10 Years After the Crash: What You Need to Know About Buying a Home Now
It's been a decade since the Great Recession, triggered by the subprime mortgage crisis and lax lending standards. After the economic downturn during which many people lost their homes, the federal government poured $830 billion into the U.S. economy in an attempt to correct the devastation. In the real estate market there have been a handful of changes designed to protect against such a crisis again, yet many things have stayed the same. Industry experts talked with Cheapism about what's new in home buying and what remains unchanged.
Securing a mortgage is no longer an easy process. Far from it. In fact, it is such an arduous task, filled with so many requirements and reviews of one's day-to-day spending and overall financial picture that it can often be maddening for potential homebuyers. "Every single detail is documented and verified now by third-party verification. We are checking your pay stubs, taxes, and verifying employment to make sure everything matches up," explained Jennifer Beeston, vice president of mortgage lending at Guaranteed Rate Mortgage. "Lenders are definitely crossing every T and dotting every I."
Programs aimed at those who do not have a significant down payment, or who have zero down payment, still exist. "There is still the ability to purchase a home with no-to-low money-down," said Teddy Shonka of HomeSmart Elite Group. "This is very common for first-time homebuyers. But a borrower with no or low money down will still be required to have a steady income, above average credit (typically 640 or above), and a debt-to-income ratio that is sufficient for their specific loan program."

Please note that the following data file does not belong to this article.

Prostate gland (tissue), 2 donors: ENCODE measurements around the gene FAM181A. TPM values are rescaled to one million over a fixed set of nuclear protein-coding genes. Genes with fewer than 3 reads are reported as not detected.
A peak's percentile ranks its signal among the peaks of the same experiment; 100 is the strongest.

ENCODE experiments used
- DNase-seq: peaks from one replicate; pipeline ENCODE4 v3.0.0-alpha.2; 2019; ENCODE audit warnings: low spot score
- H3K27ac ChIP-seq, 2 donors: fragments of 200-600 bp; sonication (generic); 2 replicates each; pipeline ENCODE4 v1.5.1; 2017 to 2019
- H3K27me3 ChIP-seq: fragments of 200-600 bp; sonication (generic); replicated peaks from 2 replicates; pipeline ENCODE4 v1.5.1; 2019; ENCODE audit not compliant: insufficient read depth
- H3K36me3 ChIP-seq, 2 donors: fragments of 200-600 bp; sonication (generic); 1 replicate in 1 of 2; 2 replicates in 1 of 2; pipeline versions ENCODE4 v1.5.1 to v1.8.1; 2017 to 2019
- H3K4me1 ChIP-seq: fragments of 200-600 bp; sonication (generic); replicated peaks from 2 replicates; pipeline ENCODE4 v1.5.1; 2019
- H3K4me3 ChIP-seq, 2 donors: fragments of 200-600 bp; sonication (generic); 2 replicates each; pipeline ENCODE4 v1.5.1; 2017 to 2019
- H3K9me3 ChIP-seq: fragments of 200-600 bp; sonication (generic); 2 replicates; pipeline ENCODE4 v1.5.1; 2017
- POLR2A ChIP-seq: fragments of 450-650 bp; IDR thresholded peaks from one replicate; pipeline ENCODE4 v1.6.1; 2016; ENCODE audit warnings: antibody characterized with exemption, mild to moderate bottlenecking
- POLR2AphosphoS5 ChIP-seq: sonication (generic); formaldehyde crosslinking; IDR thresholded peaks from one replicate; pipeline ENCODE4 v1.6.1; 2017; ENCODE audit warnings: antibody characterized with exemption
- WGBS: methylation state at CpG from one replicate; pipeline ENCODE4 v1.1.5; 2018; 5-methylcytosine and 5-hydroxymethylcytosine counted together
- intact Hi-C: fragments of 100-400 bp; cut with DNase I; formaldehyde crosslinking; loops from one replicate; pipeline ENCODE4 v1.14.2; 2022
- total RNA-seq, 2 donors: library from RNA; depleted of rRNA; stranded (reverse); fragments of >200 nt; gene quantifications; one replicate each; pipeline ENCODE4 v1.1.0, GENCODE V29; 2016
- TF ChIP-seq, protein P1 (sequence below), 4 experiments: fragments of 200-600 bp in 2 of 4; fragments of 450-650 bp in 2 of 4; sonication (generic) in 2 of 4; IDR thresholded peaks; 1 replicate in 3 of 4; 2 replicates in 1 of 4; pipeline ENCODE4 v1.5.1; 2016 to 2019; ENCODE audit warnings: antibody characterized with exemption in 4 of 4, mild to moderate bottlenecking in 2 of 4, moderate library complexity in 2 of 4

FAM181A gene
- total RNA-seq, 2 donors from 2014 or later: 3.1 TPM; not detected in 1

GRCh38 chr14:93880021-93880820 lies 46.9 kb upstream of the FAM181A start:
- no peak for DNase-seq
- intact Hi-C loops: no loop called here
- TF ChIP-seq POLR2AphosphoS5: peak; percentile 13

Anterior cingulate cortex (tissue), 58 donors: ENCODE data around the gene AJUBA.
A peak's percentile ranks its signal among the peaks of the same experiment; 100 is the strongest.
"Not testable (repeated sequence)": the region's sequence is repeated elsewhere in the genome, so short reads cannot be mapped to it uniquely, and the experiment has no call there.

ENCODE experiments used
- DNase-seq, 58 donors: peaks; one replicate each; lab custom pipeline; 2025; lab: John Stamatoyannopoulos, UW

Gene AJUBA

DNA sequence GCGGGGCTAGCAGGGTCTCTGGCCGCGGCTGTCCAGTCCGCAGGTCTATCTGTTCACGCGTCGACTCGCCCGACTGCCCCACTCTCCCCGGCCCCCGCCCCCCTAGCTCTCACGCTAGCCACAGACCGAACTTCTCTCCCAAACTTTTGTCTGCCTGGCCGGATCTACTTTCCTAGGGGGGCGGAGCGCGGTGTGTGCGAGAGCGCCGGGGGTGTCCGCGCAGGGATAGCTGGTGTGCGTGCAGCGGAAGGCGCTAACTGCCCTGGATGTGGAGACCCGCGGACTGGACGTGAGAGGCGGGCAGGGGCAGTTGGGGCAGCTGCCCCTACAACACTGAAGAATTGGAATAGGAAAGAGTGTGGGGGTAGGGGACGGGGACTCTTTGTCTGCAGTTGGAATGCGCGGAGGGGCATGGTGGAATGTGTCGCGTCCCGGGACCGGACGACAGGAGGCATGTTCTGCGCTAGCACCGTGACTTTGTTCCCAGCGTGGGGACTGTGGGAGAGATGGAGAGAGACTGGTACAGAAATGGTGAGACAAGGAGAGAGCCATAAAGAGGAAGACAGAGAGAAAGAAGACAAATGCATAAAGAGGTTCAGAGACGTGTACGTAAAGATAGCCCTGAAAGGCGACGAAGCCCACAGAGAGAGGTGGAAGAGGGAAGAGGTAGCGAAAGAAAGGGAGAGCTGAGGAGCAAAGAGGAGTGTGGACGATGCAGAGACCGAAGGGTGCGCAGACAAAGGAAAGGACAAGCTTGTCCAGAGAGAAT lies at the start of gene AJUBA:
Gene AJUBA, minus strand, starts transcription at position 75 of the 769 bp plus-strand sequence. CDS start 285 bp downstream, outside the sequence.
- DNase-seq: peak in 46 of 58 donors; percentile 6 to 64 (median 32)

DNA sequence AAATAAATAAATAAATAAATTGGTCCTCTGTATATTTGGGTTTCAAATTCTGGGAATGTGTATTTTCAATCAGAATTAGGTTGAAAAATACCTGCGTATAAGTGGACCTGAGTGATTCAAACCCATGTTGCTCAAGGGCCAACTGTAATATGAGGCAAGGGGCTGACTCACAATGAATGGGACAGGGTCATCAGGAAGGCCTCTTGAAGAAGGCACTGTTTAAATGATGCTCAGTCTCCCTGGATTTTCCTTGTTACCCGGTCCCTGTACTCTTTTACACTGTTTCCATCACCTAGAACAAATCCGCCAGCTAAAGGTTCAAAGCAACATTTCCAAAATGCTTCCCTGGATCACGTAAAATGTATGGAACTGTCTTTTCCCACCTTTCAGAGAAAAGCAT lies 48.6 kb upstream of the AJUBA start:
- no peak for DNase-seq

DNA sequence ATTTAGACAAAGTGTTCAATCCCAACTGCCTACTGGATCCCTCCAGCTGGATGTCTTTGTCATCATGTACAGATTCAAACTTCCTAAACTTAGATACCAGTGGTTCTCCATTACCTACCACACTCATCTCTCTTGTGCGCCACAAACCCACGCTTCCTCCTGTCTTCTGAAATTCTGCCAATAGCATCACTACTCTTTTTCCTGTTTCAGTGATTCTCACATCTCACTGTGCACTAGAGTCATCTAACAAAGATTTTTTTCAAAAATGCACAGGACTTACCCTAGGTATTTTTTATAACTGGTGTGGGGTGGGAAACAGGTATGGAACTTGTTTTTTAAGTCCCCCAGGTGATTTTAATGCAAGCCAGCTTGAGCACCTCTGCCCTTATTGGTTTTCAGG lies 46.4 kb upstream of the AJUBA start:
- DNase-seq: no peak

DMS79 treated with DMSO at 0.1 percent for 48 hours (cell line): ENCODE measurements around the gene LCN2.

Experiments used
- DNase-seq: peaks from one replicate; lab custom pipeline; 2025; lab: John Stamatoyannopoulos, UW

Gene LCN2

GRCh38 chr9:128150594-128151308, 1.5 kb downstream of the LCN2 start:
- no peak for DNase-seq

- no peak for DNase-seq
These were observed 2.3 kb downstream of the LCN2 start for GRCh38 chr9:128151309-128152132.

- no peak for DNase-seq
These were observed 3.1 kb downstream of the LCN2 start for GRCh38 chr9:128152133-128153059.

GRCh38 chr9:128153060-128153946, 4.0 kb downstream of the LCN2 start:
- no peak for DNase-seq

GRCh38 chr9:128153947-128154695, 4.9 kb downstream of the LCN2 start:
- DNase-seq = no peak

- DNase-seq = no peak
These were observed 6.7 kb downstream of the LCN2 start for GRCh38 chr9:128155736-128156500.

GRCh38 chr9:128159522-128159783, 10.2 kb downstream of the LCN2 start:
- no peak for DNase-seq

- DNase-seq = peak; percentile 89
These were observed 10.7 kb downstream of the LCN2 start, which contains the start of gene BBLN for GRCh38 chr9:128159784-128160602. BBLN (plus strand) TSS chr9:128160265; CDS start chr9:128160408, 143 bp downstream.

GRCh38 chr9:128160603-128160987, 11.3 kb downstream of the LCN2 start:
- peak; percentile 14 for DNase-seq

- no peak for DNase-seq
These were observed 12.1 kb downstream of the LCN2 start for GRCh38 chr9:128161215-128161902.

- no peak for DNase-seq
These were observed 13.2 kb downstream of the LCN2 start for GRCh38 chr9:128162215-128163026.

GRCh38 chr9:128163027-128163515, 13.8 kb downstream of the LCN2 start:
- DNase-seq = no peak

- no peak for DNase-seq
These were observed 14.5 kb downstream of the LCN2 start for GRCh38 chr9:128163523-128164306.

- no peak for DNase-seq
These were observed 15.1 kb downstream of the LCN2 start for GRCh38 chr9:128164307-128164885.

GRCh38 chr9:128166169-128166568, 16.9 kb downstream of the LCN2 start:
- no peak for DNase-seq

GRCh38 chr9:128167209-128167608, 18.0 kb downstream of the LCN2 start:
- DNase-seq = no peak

Recent advertisements make it seem like it's possible to obtain a loan with a simple click of a button. But in reality all lenders still require documentation, and the process can be painstaking. "Do not take any request personally or get mad if the lender requests additional documentation," explained Jennifer Beeston of Guaranteed Rate Mortgage. "Many items can lead to another item being needed. For instance, if we look at your bank statements and you have a $100,000 deposit, we have to ask you where that came from. That's not us being picky, but us just following the rules."
In most markets, home prices are now above the peaks that were hit in 2006, 2007, or 2008, depending on where you were located, says Bruce Ailion of RE/MAX Town and Country in Atlanta. "After many years during which real estate never declined in value, we are seeing more speculation in real estate as an asset class," explained Ailion. "The lesson learned is, do not buy unless you're willing and will be able to survive a decline in value." The idea that housing prices can climb anywhere from five percent to eight percent, while wages grow at one or two percent, is unsustainable and will result in a bubble in housing, Ailion said.
One of the most significant differences in the market now, compared to prior to the crash, is the shortage of properties on the market, said Ralph DiBugnara, president of Home Qualified and senior vice president at Residential Home Funding. "The inventory shortage continues to drive prices up based on lack of options, which has created bidding wars," said DiBugnara. "The inflated market before the crash was caused by over building, combined with looser product guidelines, which enabled buyers to spend more than they could afford."
New online platforms like TransferSafe allow for digital document upload, meaning borrowers can securely provide important documents electronically. This approach also establishes a record of what has been submitted, alleviating "the dreaded 'I swear I sent that' issue of the past," says Jennifer Beeston of Guaranteed Rate Mortgage. "Technology is really helping us move the ball forward. My average closing time is 15 days and this is due to tech and mindset."